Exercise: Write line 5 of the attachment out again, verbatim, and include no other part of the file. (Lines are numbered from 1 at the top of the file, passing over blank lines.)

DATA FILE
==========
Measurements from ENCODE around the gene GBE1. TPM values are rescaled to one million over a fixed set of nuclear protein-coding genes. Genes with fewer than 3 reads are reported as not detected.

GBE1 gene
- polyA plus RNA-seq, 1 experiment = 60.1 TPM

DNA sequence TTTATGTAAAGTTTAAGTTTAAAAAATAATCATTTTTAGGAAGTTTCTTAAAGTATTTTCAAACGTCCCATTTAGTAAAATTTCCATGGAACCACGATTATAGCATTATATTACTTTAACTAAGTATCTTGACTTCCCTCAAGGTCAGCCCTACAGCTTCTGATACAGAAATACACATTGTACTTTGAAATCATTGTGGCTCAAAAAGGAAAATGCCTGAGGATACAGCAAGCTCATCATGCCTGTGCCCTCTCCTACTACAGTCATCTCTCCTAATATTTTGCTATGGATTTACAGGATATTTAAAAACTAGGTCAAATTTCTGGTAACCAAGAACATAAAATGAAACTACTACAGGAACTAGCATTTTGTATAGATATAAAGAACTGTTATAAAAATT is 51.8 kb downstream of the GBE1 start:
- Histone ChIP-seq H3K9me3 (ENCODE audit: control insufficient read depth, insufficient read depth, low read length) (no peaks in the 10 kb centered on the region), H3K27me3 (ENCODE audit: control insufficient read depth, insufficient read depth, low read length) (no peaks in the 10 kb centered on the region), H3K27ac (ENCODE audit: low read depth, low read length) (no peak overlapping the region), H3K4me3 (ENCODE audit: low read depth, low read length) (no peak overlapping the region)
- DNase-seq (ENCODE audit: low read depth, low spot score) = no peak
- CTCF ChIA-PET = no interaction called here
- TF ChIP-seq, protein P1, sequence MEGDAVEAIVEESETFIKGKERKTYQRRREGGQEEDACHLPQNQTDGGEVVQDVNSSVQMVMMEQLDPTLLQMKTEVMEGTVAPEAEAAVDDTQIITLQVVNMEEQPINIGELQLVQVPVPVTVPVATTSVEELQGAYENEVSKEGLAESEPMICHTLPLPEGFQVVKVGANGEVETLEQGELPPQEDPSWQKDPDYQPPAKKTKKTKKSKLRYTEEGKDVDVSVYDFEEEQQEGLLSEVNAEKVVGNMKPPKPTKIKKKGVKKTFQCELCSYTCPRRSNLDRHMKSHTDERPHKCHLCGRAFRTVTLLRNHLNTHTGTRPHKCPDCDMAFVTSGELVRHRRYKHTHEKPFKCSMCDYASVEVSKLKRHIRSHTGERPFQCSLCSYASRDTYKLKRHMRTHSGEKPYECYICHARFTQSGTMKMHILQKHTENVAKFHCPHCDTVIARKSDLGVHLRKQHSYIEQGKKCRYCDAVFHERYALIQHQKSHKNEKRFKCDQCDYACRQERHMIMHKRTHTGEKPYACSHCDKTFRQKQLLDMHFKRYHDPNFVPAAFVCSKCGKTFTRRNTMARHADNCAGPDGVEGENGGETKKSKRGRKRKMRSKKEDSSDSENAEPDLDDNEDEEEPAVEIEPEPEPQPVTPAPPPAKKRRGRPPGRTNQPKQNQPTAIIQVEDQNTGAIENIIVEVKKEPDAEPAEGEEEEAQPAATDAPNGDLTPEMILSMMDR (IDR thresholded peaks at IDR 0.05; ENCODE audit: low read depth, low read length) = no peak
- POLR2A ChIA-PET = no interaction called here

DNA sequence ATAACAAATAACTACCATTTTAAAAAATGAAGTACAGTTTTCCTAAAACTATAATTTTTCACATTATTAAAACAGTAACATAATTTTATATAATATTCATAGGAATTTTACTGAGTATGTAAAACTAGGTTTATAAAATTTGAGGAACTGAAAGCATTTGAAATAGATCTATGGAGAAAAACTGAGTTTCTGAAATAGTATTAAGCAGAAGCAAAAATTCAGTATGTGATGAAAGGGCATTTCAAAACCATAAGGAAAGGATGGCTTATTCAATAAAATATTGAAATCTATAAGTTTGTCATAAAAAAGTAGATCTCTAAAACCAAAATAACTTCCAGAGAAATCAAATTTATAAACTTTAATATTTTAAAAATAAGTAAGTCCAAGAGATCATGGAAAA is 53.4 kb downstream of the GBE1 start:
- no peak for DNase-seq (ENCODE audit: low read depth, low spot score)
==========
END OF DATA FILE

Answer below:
- Histone ChIP-seq H3K9me3 (ENCODE audit: control insufficient read depth, insufficient read depth, low read length) (no peaks in the 10 kb centered on the region), H3K27me3 (ENCODE audit: control insufficient read depth, insufficient read depth, low read length) (no peaks in the 10 kb centered on the region), H3K27ac (ENCODE audit: low read depth, low read length) (no peak overlapping the region), H3K4me3 (ENCODE audit: low read depth, low read length) (no peak overlapping the region)